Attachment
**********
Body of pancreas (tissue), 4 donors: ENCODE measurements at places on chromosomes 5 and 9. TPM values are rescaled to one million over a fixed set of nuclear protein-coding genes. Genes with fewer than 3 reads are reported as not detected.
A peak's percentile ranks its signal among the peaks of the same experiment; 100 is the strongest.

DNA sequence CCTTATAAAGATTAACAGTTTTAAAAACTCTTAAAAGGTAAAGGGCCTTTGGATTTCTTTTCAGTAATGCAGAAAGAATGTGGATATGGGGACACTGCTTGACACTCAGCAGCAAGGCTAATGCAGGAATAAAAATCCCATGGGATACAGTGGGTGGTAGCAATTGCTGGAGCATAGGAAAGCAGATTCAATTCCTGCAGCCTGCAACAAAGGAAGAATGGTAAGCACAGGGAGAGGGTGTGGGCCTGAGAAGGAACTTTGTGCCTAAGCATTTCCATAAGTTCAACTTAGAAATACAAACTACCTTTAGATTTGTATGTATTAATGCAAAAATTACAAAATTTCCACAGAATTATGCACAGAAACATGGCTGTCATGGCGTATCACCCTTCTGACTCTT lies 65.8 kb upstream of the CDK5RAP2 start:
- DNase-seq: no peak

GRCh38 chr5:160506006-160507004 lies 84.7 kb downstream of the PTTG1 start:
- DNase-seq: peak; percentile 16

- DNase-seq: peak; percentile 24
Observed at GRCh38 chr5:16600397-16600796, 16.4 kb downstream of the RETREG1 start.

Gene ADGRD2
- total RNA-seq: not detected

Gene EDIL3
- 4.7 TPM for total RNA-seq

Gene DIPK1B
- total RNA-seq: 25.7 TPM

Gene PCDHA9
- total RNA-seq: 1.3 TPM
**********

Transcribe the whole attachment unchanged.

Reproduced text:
Body of pancreas (tissue), 4 donors: ENCODE measurements at places on chromosomes 5 and 9. TPM values are rescaled to one million over a fixed set of nuclear protein-coding genes. Genes with fewer than 3 reads are reported as not detected.
A peak's percentile ranks its signal among the peaks of the same experiment; 100 is the strongest.

DNA sequence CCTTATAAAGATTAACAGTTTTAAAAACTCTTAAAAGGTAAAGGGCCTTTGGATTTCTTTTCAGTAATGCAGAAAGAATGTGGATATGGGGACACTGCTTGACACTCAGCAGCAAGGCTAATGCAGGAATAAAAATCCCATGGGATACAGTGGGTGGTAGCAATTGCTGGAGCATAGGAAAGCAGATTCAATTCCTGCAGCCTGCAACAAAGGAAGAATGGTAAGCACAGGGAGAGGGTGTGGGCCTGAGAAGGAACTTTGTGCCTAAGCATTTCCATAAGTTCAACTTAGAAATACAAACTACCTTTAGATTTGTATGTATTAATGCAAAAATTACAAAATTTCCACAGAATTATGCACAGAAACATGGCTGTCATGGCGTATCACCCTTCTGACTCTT lies 65.8 kb upstream of the CDK5RAP2 start:
- DNase-seq: no peak

GRCh38 chr5:160506006-160507004 lies 84.7 kb downstream of the PTTG1 start:
- DNase-seq: peak; percentile 16

- DNase-seq: peak; percentile 24
Observed at GRCh38 chr5:16600397-16600796, 16.4 kb downstream of the RETREG1 start.

Gene ADGRD2
- total RNA-seq: not detected

Gene EDIL3
- 4.7 TPM for total RNA-seq

Gene DIPK1B
- total RNA-seq: 25.7 TPM

Gene PCDHA9
- total RNA-seq: 1.3 TPM